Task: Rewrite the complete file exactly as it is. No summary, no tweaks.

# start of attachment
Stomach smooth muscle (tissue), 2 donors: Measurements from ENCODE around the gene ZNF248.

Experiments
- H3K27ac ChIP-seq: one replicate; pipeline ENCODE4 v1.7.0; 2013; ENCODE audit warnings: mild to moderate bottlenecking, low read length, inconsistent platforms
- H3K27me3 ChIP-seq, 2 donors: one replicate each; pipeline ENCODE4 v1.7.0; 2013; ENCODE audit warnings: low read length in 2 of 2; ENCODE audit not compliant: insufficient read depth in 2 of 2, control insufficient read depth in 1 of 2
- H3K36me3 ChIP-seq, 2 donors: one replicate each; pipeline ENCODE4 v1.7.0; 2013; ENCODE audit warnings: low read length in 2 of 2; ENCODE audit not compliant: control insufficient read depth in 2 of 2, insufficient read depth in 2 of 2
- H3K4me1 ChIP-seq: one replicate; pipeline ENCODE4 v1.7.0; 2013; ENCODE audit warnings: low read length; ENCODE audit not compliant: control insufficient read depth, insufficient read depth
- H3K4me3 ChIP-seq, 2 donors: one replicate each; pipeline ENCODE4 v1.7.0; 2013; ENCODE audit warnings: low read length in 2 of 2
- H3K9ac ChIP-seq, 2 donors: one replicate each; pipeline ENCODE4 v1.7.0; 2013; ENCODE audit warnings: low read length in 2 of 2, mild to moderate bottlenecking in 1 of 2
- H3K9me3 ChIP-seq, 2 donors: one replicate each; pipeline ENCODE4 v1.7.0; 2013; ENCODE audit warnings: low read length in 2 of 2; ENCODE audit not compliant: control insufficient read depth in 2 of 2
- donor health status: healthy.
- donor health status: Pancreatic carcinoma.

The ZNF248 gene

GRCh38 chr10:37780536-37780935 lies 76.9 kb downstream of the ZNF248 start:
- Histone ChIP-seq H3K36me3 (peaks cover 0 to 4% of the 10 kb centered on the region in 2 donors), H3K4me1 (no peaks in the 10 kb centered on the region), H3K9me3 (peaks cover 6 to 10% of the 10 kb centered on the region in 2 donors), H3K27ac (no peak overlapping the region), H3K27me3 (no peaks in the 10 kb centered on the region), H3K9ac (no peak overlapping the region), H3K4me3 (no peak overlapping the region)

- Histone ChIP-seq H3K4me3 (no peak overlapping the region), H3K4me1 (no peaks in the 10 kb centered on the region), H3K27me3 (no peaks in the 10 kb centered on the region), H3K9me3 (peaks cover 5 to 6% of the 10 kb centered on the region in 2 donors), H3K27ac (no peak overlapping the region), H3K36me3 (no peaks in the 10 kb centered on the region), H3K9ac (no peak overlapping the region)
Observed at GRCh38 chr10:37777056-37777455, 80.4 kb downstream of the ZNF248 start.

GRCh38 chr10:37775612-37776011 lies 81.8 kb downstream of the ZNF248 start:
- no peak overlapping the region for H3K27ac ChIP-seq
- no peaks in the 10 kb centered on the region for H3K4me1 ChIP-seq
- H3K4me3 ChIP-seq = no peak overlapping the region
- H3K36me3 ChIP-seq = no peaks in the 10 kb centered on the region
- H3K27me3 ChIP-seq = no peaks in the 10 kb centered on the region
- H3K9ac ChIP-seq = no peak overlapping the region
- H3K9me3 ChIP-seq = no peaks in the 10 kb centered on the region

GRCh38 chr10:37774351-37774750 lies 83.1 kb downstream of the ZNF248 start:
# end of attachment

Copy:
Stomach smooth muscle (tissue), 2 donors: Measurements from ENCODE around the gene ZNF248.

Experiments
- H3K27ac ChIP-seq: one replicate; pipeline ENCODE4 v1.7.0; 2013; ENCODE audit warnings: mild to moderate bottlenecking, low read length, inconsistent platforms
- H3K27me3 ChIP-seq, 2 donors: one replicate each; pipeline ENCODE4 v1.7.0; 2013; ENCODE audit warnings: low read length in 2 of 2; ENCODE audit not compliant: insufficient read depth in 2 of 2, control insufficient read depth in 1 of 2
- H3K36me3 ChIP-seq, 2 donors: one replicate each; pipeline ENCODE4 v1.7.0; 2013; ENCODE audit warnings: low read length in 2 of 2; ENCODE audit not compliant: control insufficient read depth in 2 of 2, insufficient read depth in 2 of 2
- H3K4me1 ChIP-seq: one replicate; pipeline ENCODE4 v1.7.0; 2013; ENCODE audit warnings: low read length; ENCODE audit not compliant: control insufficient read depth, insufficient read depth
- H3K4me3 ChIP-seq, 2 donors: one replicate each; pipeline ENCODE4 v1.7.0; 2013; ENCODE audit warnings: low read length in 2 of 2
- H3K9ac ChIP-seq, 2 donors: one replicate each; pipeline ENCODE4 v1.7.0; 2013; ENCODE audit warnings: low read length in 2 of 2, mild to moderate bottlenecking in 1 of 2
- H3K9me3 ChIP-seq, 2 donors: one replicate each; pipeline ENCODE4 v1.7.0; 2013; ENCODE audit warnings: low read length in 2 of 2; ENCODE audit not compliant: control insufficient read depth in 2 of 2
- donor health status: healthy.
- donor health status: Pancreatic carcinoma.

The ZNF248 gene

GRCh38 chr10:37780536-37780935 lies 76.9 kb downstream of the ZNF248 start:
- Histone ChIP-seq H3K36me3 (peaks cover 0 to 4% of the 10 kb centered on the region in 2 donors), H3K4me1 (no peaks in the 10 kb centered on the region), H3K9me3 (peaks cover 6 to 10% of the 10 kb centered on the region in 2 donors), H3K27ac (no peak overlapping the region), H3K27me3 (no peaks in the 10 kb centered on the region), H3K9ac (no peak overlapping the region), H3K4me3 (no peak overlapping the region)

- Histone ChIP-seq H3K4me3 (no peak overlapping the region), H3K4me1 (no peaks in the 10 kb centered on the region), H3K27me3 (no peaks in the 10 kb centered on the region), H3K9me3 (peaks cover 5 to 6% of the 10 kb centered on the region in 2 donors), H3K27ac (no peak overlapping the region), H3K36me3 (no peaks in the 10 kb centered on the region), H3K9ac (no peak overlapping the region)
Observed at GRCh38 chr10:37777056-37777455, 80.4 kb downstream of the ZNF248 start.

GRCh38 chr10:37775612-37776011 lies 81.8 kb downstream of the ZNF248 start:
- no peak overlapping the region for H3K27ac ChIP-seq
- no peaks in the 10 kb centered on the region for H3K4me1 ChIP-seq
- H3K4me3 ChIP-seq = no peak overlapping the region
- H3K36me3 ChIP-seq = no peaks in the 10 kb centered on the region
- H3K27me3 ChIP-seq = no peaks in the 10 kb centered on the region
- H3K9ac ChIP-seq = no peak overlapping the region
- H3K9me3 ChIP-seq = no peaks in the 10 kb centered on the region

GRCh38 chr10:37774351-37774750 lies 83.1 kb downstream of the ZNF248 start: